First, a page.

Schools are overcrowding across the city, and this part of the Bronx is hardly immune. But ever since the Vatican closed the Church of the Visitation of the Blessed Virgin Mary and its parochial school and the land was deconsecrated in 2017, many have eyed its valuable West 239th Street land next to Van Cortlandt Park as the perfect site to build a new public school.
The problem is, it seemed the Archdiocese of New York wasn’t all that interested in entertaining offers. That is until quite recently.
“We remain interested and are in talks with the Archdiocese,” said Kevin Ortiz, a spokesman for the city’s School Construction Authority.
That’s not a lot of information, but still far more than what the Archdiocese has offered. They remain tight-lipped about the property they’ve left virtually abandoned for the past few years.
“Unless there is an agreed upon deal in place, it is our policy not to discuss any possible property transactions,” Archdiocese spokesman Joseph Zwilling told The Riverdale Press.
Yet, the fact that both sides are even talking has a number of community leaders hopeful that the property could, at some point, land in city hands.
“The board recognizes that there’s a great need for new schools in Community Board 8,” said Laura Spalter, chair of Community Board 8, a former teacher herself. “Our population continues to increase throughout the (school) district.”
The education department reported in 2019 ahead of the coronavirus pandemic that more than 600 of its 1,400 school buildings citywide are overcrowded, including several in this part of the Bronx like P.S. 24 Spuyten Duyvil.
While there has been some discussion in the past at the community board level about what could — and should — happen with the Visitation site, Spalter admits the board is out of the loop on what’s happening there, and have not been notified by the city or the Archdiocese of any potential deal.
Since Mayor Bill de Blasio announced the full reopening of in-person learning at public schools in time for fall last May, questions have been louder than ever about how overcrowded schools can handle appropriate social distancing while the coronavirus pandemic looms.
Although it would come long after the pandemic is expected to be history in this country, a school at the Visitation site could not only potentially pull students from P.S. 24, but also from P.S. 95 Sheila Mencher in Van Cortlandt Village, P.S. 7 Milton Fein School — and possibly even to some extent P.S. 81 Robert J. Christen in North Riverdale.
P.S. 24 has probably had the most public battle with overcrowding in recent years, especially over a former annex space it rented at the nearby Whitehall that has since been the subject of a pair of lawsuits brought by former P.S. 24 administrator Manny Verdi against the city’s education department and Assemblyman Jeffrey Dinowitz.
But then again, all of that happened before COVID-19 took root in the city. And there are some, like CB8 land use chair Charles Moerdler, who believes some of the school overcrowding will be naturally alleviated because too many families have left the dense urban area of New York City for good.
“There are counter questions now as to whether the population outflow is a result of COVID, or because of the probable increase taxes of New York City residents,” Moerdler said, although any reports of massive depopulation remains mostly anecdotal at this point.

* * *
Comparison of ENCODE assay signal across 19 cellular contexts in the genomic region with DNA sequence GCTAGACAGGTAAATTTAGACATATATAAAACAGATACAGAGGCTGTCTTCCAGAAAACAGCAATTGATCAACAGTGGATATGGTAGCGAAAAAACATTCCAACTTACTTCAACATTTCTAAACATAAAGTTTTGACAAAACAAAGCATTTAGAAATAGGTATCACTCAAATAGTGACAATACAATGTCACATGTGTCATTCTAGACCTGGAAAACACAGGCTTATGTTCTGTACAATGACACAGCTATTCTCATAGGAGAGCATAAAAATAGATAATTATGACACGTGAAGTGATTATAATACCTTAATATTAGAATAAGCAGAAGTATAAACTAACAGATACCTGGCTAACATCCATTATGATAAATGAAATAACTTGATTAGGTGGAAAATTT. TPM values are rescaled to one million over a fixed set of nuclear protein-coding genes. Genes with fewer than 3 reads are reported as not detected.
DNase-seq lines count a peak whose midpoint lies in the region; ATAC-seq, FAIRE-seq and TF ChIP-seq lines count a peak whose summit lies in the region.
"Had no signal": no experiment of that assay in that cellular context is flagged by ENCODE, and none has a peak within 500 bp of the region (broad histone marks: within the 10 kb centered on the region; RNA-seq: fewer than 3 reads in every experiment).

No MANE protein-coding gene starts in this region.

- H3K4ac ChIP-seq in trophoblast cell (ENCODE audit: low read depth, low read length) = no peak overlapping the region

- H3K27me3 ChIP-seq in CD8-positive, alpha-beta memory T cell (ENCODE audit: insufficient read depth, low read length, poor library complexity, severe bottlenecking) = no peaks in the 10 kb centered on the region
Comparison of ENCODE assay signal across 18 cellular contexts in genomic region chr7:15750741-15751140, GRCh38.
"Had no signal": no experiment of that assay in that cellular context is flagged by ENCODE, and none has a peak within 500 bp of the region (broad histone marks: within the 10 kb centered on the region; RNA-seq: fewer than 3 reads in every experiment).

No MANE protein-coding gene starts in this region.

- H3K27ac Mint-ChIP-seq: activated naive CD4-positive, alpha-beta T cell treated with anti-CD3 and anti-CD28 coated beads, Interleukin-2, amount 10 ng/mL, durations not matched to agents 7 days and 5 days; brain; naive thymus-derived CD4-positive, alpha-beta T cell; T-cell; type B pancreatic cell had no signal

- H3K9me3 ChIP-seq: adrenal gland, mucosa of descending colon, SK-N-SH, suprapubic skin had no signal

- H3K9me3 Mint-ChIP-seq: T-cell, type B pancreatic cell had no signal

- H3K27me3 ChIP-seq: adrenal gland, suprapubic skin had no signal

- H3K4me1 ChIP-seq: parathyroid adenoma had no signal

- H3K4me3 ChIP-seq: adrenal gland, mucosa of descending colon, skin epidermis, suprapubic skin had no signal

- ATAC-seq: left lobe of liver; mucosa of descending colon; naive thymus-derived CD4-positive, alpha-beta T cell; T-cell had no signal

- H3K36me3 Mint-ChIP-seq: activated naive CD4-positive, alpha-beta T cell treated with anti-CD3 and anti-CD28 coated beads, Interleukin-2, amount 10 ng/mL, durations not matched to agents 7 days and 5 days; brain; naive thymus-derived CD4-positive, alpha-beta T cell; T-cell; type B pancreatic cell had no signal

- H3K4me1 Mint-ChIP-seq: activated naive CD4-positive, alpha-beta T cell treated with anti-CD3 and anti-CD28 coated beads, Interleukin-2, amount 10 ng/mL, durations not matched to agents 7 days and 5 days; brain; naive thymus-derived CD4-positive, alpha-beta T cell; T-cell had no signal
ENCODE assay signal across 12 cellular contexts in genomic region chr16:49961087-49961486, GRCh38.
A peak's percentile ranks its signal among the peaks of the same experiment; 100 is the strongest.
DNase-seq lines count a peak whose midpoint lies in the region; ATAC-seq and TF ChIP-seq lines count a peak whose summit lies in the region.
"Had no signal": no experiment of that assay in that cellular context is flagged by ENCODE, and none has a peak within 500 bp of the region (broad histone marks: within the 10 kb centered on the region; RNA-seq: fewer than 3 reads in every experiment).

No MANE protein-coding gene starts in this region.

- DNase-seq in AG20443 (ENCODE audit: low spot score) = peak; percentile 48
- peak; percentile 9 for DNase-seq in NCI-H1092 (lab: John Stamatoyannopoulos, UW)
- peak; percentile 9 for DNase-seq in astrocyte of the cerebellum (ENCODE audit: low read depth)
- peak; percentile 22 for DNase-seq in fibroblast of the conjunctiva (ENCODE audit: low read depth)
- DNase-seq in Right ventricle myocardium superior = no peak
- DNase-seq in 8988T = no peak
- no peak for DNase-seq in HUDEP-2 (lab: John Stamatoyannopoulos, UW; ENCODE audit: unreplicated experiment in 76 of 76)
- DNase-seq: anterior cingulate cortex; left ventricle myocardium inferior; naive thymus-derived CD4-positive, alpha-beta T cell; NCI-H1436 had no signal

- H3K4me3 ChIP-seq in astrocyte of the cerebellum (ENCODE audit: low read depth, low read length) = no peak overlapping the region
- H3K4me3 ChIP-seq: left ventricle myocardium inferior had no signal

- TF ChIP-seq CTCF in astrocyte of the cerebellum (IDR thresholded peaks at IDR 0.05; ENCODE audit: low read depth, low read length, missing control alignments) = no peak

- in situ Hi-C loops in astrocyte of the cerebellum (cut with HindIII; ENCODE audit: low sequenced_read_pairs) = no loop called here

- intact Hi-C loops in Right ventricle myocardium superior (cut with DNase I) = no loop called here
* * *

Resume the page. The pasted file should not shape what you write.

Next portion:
Dinowitz has long advocated the city purchasing the Visitation site and making it accessible to public school students. Former city councilman Andrew Cohen was also quite vocal about acquiring the West 239th Street site during his time in office, hoping it would be key to solving many overcrowding issues nearby.
“That location is so perfectly situation to help (P.S.) 95, to help (P.S.) 81, to help (P.S.) 7 — some of the most overcrowded schools in the district,” Cohen told a 2018 town hall at The Amalgamated. “There’s no deal with the DOE to actually build a school there, but I think that is our vision, to ultimately build an education campus to help deal with the severe overcrowding of our existing public schools.”
The original parochial school there once enrolled as many as 235 students before dropping to fewer than 165 at the time the Archdiocese announced its closing. The site also was home to Visitation’s sanctuary, and it’s believed a completely redeveloped property could make room for hundreds of students.
But how much is the city willing to spend? Its assessed value for property taxes stands at just under $2.1 million, but its market valuation could be as high as $4.6 million. Although the city’s education department operates on a budget above $11 billion, that could still be a steep price to pay just for the property itself, and without removing a single brick — or starting a new building with another one.
The Archdiocese spent $200,000 to build the church and school in 1951 — or about $2.1 million today. Any new school construction there would almost certainly cost far more than that.
It’s been four years since Visitation closed its doors. At the time, it merged with nearby St. John’s School on Kingsbridge Avenue. But the Archdiocese permanently closed that school last year in the wake of the coronavirus pandemic.
For now, however, it remains a waiting game for anyone not involved with talks between the city and the Archdiocese. And there could still be more property that once housed Catholic schools coming available in the near future as the Archdiocese closes more schools.
But as Cardinal Timothy Dolan wrote to St. John’s parishioners last year when he closed the school there, such decisions don’t come lightly.
“Closing a school is something we never want to do,” Dolan said. “We all love these kids, and the moms and dads who work so hard to send them to our schools. Our educators, including your local principal and teachers, devote their lives to educating your children.”